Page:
As the mother of a 35 year old daughter, I am proud to admit that I devoted my attentions to the first eighteen years of her life. I did not go out to work, but gave time when she was at school, to charity volunteering. We had none of the modern gadgets that are considered compulsory in the world of today, yet she was helped to progress at every level. If research was needed for a project, we took her to the library. We fed her books, as did her teachers, she loved school and made plenty of friends. When my husband died following a six year illness, I went back to work, but often felt resentment from working mothers. Being a parent is a privilege, and we need to remember that time given to children is like paying forward to the future.
Where did that come from? It was a comment I made on an interesting blog post this morning. Well worth a read, I think:
A pop star in the making, 11-year-old Fynnjan Leach-Verhoeven who suffers from Asperger syndrome has recorded a charity single in a bid to become Christmas number one.
Fynnjan wrote ‘The Spirit of Christmas’ in his head when he was bored, despite not being able to play any instruments or ever having shown any particular interest in music.
The song came to light last December in Beaconsfield, England, when Fynnjan performed the song publicly for the first time at Seer Green CE primary school’s annual Christmas concert.
It was the first time his family had heard him sing.
Now the world can enjoy listening to Fynnjan and his thirty class mates, help in his effort to become The Christmas No. 1, while helping to raise awareness and money for people with Asperger syndrome, like him.
‘The Spirit of Christmas’ will be available as a single or as an iTunes download and the Proceeds will be donated to the National Autistic Society, as well as his school’s special needs department.
Like a child I have not forgotten a promise. This is still October and I did say I would try to colour spot some photos as part of p4oi. Today I have one for you. I have posted fewer of these ‘spot colour’ attemps because they are more difficult than I first realised and take quite some time and very steady mouse control. I actually think that apart from my very first attempt that they look like I had the crayons out. I have followed the same instructions each time as far as I can. None of the layout diagrams seem to match the version of photoshop in my computer. It is enough to make anyone give up, but I have no intention in doing so!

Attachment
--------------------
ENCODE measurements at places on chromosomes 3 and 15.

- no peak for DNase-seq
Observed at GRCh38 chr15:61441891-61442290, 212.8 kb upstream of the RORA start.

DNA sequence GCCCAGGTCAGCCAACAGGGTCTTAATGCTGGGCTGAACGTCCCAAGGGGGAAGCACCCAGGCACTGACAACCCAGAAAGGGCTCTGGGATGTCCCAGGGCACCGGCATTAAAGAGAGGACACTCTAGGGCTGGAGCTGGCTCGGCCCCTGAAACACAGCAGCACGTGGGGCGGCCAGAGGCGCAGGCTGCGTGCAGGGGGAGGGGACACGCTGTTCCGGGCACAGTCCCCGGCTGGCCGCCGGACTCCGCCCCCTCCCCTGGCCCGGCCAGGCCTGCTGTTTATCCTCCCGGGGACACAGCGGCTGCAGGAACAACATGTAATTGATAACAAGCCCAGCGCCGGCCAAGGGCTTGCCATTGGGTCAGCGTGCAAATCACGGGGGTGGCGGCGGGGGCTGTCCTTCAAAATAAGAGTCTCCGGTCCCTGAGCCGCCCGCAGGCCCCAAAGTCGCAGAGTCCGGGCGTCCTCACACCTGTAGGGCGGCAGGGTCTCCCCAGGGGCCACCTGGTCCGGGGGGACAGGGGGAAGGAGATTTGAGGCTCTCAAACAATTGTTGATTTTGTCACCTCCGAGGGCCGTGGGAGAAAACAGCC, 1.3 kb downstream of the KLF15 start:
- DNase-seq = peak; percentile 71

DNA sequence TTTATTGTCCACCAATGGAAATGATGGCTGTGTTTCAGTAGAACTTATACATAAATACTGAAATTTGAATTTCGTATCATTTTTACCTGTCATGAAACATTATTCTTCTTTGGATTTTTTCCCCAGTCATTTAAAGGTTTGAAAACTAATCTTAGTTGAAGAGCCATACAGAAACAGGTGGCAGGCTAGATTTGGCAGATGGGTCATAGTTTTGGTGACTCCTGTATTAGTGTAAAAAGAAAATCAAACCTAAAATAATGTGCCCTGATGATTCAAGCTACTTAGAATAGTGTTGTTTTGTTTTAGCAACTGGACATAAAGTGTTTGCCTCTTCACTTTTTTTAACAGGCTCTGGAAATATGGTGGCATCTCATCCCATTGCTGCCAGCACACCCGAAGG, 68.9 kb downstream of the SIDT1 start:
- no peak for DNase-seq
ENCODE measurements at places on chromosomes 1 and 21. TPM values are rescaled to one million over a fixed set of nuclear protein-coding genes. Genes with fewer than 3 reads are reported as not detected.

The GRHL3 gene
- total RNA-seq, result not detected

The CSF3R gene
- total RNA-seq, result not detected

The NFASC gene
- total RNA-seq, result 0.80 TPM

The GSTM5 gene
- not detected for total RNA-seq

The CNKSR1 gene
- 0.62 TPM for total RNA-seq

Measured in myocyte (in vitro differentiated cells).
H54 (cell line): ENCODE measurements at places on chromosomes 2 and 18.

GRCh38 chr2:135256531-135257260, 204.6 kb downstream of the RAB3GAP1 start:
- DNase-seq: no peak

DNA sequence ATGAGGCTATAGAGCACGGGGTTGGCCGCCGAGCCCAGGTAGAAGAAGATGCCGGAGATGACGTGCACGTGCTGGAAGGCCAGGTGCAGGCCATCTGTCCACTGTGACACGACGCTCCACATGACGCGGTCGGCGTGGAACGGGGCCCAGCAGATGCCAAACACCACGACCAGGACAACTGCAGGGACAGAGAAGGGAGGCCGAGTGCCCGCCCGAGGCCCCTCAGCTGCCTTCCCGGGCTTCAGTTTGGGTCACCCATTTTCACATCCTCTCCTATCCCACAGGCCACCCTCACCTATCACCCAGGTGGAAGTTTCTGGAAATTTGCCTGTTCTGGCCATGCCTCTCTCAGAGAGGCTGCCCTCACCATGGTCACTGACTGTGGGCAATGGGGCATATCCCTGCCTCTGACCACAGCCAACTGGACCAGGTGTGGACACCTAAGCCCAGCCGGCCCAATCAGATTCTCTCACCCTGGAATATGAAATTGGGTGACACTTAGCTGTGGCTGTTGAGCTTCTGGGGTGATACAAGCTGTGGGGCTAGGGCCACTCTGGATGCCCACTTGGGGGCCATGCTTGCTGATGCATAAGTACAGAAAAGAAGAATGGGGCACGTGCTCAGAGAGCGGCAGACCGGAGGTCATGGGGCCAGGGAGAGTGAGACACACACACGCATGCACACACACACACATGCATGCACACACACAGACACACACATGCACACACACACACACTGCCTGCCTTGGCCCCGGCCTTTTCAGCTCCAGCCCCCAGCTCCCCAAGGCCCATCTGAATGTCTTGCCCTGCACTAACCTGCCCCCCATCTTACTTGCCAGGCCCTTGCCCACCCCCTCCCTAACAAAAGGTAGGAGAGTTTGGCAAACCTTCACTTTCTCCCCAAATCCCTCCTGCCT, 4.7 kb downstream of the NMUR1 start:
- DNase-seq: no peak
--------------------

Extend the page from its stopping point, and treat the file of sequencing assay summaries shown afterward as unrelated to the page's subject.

I will learn.
This little lady I met with her grandmother as I went in search of men in skirts! A very lucky young lady indeed. This photo was taken the second time I met her that day. Earlier she was in t-shirt and shorts. Here she was sporting a new dress that granny had bought. I wish I had a kind granny to take me shopping for nice new clothes.
As I went on my way I thought of childhood, adults chatter and of promises. Sadly we remember the unfulfilled promises of childhood. Simple things that adults dismiss and say ‘Yes’ or ‘Of course darling!’ and continue with whatever they are doing and never give it another thought.
We adults often carry on a conversation ignoring a child within earshot or in the room. We think they are paying no attention to what we are saying as they play about with their toys or watch TV. They sometimes pick up half a sentence or their own interpretation of what was said and not the real message behind whatever was talked about. We can unwittingly feed them with fear, teach them language that we might not like them to use, or indeed situations way beyond their understanding.
Children Will Listen from Into the Woods by Stephen Sondheim performed by Barbra Streisand puts it into words far better than I can